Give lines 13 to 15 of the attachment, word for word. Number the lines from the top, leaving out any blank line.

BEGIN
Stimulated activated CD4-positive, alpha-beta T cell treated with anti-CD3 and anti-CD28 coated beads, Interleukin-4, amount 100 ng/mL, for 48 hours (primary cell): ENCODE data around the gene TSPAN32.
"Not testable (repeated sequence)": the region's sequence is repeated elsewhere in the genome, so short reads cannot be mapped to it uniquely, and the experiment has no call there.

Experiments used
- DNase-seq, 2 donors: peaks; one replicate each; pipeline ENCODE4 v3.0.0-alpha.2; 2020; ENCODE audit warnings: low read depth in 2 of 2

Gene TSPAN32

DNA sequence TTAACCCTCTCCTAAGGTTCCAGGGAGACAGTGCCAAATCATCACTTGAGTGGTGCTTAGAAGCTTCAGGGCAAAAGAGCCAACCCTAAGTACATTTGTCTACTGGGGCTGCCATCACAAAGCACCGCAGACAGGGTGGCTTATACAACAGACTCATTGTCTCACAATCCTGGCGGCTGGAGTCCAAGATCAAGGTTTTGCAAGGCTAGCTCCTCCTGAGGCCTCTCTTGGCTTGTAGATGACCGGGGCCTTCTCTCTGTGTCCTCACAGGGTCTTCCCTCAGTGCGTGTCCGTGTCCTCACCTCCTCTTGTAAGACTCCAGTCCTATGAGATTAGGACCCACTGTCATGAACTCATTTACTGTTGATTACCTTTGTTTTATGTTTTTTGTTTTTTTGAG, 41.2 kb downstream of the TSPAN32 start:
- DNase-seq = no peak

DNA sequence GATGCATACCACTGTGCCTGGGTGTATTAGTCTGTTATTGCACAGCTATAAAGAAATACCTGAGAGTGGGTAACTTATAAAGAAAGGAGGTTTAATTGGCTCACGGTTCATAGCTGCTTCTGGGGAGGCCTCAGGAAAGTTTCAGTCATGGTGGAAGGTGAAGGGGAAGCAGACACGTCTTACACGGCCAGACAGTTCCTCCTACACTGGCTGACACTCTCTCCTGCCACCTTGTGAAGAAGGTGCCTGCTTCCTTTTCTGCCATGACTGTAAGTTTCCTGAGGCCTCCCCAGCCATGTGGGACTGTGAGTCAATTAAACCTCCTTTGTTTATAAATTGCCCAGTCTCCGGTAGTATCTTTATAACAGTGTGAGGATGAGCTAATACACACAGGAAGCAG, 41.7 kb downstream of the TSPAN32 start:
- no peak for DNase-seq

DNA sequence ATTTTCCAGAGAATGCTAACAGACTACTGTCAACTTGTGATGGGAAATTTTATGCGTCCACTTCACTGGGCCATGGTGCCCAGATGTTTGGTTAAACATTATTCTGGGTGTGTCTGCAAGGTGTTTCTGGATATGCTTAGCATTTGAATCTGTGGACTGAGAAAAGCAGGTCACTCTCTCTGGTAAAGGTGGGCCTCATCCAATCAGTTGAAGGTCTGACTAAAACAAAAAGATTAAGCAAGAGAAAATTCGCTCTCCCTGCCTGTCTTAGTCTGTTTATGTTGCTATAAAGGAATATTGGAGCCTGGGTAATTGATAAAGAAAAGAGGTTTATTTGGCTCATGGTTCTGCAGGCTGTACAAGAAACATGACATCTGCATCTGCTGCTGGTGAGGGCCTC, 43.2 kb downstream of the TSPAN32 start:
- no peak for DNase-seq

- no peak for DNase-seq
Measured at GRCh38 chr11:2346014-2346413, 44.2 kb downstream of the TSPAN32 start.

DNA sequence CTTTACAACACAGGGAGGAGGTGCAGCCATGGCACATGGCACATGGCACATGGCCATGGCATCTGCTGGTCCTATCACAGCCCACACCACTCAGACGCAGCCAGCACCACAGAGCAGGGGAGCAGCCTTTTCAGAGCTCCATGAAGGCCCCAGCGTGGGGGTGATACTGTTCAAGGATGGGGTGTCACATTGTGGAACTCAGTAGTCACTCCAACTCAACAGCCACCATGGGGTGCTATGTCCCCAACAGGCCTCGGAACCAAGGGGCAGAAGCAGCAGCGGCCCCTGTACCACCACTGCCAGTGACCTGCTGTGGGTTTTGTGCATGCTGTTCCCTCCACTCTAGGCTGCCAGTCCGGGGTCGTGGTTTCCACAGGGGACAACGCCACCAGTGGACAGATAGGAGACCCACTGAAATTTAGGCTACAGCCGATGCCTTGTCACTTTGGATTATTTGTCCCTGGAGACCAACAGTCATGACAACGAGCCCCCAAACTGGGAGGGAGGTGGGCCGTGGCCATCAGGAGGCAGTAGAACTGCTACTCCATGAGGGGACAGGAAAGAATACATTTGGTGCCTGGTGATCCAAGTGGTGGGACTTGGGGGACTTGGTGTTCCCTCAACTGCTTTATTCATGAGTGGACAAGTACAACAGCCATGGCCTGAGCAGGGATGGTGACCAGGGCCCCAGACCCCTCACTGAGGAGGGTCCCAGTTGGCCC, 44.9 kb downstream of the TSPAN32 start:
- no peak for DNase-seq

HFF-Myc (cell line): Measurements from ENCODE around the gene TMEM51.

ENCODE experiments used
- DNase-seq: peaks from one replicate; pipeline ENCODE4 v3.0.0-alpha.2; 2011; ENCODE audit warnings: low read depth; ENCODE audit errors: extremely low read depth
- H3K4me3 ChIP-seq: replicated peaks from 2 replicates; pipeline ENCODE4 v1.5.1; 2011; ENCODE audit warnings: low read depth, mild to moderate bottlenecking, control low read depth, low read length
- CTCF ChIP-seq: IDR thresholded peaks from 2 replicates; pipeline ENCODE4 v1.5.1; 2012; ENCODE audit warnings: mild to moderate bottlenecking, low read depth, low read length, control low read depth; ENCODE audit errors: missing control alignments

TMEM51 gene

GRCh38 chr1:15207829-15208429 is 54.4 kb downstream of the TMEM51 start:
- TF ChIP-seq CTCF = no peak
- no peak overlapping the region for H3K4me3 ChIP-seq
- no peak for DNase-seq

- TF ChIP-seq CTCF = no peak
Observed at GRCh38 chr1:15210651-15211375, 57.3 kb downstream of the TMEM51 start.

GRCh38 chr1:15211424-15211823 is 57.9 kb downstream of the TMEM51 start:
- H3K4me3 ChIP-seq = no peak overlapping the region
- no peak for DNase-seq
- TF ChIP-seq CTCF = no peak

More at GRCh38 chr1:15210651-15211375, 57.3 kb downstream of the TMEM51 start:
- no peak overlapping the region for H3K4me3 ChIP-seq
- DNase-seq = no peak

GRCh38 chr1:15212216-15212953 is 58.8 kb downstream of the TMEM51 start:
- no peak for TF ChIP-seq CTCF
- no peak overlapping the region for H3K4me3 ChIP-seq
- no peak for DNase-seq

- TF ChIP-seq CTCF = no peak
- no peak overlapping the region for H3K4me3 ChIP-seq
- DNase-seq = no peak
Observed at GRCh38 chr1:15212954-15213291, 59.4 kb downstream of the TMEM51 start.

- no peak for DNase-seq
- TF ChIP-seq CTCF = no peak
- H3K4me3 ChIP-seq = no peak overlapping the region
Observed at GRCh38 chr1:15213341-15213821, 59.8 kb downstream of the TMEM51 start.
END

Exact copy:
Measured at GRCh38 chr11:2346014-2346413, 44.2 kb downstream of the TSPAN32 start.

DNA sequence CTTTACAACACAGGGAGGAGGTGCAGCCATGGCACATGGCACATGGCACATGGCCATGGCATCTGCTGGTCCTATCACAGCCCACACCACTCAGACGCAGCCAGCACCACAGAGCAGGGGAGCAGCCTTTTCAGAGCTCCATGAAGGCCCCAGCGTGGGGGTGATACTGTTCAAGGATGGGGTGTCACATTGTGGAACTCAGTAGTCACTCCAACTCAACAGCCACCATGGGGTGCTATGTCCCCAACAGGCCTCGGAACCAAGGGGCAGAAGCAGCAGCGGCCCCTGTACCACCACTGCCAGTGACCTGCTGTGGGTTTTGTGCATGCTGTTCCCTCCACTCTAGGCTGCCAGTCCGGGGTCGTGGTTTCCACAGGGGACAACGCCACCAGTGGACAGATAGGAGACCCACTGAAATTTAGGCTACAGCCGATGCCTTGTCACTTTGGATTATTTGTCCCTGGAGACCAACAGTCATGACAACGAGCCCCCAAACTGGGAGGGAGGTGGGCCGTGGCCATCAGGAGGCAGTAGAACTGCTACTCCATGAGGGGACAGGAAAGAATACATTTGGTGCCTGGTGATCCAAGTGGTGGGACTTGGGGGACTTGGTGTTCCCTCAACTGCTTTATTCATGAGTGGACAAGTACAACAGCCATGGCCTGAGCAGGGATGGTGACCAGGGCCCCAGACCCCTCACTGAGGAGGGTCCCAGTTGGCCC, 44.9 kb downstream of the TSPAN32 start:
- no peak for DNase-seq